Costs at the Partnership level were $8.9 million in the fourth quarter of 2011, an increase of $2.5 million compared the $6.4 million for the fourth quarter of 2010. This increase was primarily due to higher financial charges resulting from higher average debt outstanding at higher average interest rate.

Turning now to our liquidity and capital resources, in December, the Partnership’s $300 million senior loan was repaid. The loan repayment was made by drawing on the Partnership’s $500 million senior revolving credit facility. As of December 31, 2011, there was $363 million drawn on the revolver. The average interest rate on the senior credit facility was 3.5% for the three months ended December 31st, 2011, including the impact of interest rate hedging activity. Since the end of the year, we used the one-time distribution from GTN along with some additional cash to pay down our line of credit in January and now have $332 million drawn on the credit revolver as of February 16, 2012.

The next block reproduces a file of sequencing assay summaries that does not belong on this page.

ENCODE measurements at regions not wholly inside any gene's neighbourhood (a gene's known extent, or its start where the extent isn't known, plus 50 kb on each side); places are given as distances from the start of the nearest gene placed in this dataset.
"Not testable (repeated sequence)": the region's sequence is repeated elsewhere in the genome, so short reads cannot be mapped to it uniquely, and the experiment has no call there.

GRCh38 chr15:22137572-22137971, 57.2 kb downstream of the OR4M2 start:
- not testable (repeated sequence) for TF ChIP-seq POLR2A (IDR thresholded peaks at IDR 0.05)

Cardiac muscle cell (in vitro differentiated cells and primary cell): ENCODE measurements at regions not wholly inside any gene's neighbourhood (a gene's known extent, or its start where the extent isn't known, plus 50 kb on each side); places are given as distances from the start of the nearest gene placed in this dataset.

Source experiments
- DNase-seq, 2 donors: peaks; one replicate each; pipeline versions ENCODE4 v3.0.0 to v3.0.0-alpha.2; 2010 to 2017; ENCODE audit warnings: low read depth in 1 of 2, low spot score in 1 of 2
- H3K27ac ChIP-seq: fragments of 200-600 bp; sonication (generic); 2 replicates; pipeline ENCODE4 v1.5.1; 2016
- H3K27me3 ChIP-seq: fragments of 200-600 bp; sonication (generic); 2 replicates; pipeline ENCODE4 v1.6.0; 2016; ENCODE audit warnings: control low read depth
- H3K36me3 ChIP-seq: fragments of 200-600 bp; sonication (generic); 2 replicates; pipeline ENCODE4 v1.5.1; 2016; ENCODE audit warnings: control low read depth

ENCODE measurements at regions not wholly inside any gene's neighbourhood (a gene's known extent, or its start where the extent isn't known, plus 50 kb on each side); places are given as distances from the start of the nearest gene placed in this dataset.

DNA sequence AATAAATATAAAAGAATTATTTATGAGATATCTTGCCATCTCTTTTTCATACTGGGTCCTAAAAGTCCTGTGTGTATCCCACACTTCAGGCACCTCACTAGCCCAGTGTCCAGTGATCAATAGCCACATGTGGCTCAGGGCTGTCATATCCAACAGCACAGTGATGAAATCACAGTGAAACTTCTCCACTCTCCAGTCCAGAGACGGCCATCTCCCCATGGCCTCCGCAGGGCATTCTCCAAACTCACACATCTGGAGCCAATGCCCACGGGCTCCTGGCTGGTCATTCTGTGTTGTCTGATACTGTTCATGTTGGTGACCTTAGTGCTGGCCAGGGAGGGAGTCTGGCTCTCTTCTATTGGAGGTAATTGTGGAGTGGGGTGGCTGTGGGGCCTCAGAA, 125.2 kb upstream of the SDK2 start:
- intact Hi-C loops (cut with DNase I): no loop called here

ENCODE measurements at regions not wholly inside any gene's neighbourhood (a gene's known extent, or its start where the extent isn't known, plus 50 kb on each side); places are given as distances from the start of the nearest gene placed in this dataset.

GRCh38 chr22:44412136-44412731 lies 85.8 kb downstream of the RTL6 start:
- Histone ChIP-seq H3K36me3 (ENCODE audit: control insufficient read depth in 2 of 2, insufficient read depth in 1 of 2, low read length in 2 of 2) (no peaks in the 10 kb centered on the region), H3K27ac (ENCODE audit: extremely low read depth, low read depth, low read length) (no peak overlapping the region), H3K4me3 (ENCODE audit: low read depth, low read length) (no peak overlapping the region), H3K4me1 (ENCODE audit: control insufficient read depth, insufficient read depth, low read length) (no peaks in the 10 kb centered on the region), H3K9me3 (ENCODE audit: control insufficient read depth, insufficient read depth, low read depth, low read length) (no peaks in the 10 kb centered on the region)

Moving into 2012, the partnership no longer has any hedges in place on its variable interest rate debt. The amount drawn on our credit facility is subject to changes in LIBOR rates. We continuously monitor the debt capital markets and look to term out all or a portion of our floating rate debt when we deem it appropriate and prudent. The increased size of our revolver ensures that we have sufficient liquidity, should it be required.

We also have at our disposal liens of the accordion feature on our credit revolver, which would allow us to access another $250 million, ensuring that we have financial flexibility for pursuing growth opportunities. Our conservative capital structure and investment grade credit ratings will allow us to take on additional leverage as we look to grow our asset base. With minimal equity needs, we believe this could significantly benefit our unit holders.